31 July 2007

Metamorphosis


Let’s just get this out of the way: I really, really, really, really want a cigarette.

Yes, I am still wearing a nicotine patch. No, there are no cigarettes within a mile of my current position. No, I will not go to the little store and buy some. No, I will not be crabby with Mr. Wren just because I want a cigarette and can’t have one. But ohhhh how I’d like to be crabby. Almost as much as I’d like a cigarette.

I’ll wear a patch for the rest of my life, if that’s what it takes to not smoke. But for now, to calm my nerves, I’ll light a stick of incense. Nag Champa. Reminds me of some parties I went to way back in the day, when we smoked tobacco and other substances with reckless abandon. I was immortal back then. Now I know better.

There. The sweet smoke curls up into the warm air, almost like cigarette smoke but not. A little Ravi Shankar on the stereo and the illusion is almost complete.

I’ve stopped smoking before this, once for two whole years before I was overcome by stress and a lack of willpower and started again, thinking “just one. I can smoke just one and not smoke more.” Wrong. But this is the first time I’ve stopped smoking while also dieting. It means I can’t substitute snacks for smokes. This is good for stopping the weight gain, but totally maddening mentally. So I’ve been forced to do other things instead, like clean the house. Toothbrush the corners. I’m learning to cook Indian cuisine. I can’t sit in one spot for long, you see, or I start growing teeth and longing for a smoke and the mysterious quiet that steals over me with the first lungful.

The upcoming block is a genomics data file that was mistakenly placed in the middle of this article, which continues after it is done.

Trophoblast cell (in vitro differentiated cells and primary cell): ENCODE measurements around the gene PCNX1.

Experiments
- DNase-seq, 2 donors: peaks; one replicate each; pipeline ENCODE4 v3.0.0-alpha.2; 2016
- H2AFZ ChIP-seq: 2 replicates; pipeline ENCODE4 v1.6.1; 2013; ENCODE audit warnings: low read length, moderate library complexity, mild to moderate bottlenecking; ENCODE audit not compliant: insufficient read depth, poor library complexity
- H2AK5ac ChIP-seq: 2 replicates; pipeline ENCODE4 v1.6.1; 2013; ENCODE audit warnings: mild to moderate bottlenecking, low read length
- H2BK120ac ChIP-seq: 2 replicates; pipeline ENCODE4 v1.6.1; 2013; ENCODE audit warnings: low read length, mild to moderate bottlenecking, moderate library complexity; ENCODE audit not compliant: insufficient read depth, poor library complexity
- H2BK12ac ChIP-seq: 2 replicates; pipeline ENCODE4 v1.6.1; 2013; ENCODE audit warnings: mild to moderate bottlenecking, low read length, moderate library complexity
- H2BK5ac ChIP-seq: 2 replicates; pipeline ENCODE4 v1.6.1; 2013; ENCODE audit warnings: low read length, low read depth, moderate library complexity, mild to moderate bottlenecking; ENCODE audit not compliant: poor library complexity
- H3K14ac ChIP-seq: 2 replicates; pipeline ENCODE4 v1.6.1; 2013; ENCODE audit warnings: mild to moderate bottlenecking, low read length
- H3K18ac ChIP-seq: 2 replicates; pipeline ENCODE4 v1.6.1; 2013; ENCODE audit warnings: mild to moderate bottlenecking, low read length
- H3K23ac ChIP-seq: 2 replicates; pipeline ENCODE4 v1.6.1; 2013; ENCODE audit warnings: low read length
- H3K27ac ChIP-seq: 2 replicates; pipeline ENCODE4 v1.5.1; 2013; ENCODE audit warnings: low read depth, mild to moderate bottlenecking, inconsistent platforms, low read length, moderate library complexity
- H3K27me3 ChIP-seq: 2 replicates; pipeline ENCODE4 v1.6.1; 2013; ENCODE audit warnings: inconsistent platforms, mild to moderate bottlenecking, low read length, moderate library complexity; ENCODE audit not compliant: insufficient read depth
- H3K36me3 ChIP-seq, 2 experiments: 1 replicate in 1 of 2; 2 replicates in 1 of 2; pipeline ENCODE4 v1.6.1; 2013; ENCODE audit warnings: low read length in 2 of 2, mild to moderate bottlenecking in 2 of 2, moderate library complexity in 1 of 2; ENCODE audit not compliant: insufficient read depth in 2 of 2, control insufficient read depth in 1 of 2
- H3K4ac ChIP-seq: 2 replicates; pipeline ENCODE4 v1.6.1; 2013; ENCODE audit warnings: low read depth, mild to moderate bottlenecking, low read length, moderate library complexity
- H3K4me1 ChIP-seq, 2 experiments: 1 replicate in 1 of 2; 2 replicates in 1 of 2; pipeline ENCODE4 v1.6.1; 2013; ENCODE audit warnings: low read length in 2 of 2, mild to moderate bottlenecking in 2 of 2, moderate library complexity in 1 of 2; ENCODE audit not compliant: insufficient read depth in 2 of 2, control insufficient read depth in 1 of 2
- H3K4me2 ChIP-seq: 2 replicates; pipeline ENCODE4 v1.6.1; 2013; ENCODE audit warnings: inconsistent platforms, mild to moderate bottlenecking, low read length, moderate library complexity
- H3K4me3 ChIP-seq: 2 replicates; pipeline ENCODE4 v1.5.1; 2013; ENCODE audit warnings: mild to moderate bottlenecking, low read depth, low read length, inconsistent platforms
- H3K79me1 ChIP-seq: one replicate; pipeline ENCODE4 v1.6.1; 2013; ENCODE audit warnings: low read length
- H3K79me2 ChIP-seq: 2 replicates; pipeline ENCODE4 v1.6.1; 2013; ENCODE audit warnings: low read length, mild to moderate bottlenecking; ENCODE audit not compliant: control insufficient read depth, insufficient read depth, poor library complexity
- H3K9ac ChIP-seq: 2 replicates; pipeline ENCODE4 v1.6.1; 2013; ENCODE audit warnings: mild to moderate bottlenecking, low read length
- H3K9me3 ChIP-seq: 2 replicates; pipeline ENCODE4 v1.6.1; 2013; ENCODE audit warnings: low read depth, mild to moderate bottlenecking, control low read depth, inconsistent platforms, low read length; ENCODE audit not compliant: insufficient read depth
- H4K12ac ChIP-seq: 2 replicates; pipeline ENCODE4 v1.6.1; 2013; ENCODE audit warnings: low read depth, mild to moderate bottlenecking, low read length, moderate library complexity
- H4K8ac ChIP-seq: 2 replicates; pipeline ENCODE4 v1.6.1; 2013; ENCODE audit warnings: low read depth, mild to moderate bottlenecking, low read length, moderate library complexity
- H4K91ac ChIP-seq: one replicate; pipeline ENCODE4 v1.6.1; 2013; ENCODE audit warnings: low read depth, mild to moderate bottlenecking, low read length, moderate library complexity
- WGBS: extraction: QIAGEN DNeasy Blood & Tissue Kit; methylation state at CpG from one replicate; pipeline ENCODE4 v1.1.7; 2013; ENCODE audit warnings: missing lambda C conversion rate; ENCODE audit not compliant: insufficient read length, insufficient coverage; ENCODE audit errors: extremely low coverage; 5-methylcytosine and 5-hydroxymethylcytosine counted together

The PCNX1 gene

On the bright side, I’m losing weight – 25 pounds since mid-April. (Applause is encouraged.) I’m safety-pinning my drawers to keep them from falling down. It’s possible that I’ll have a waist again before long. I’m seeing traces of the slender, long neck I once had and my cheekbones are hinting at a full return. My eyes look bigger and I’ve lost at least one soft chin. When I can feel my hipbones through my skin, no longer amply padded over, I’ll know I’m done.

There’s a ways to go yet. While I’d like to shed all the extra poundage I gained during 15 years of work behind a desk, lots of good eating and little exercise all at once, I know it’s better to do it slowly. Make it permanent. I’m told it means a change of lifestyle if I mean to spend the second half of my time on Earth slim, strong and healthy. Well, I’m changing. There are moments when I’m kicking and screaming into the change, but I’m doing it all the same.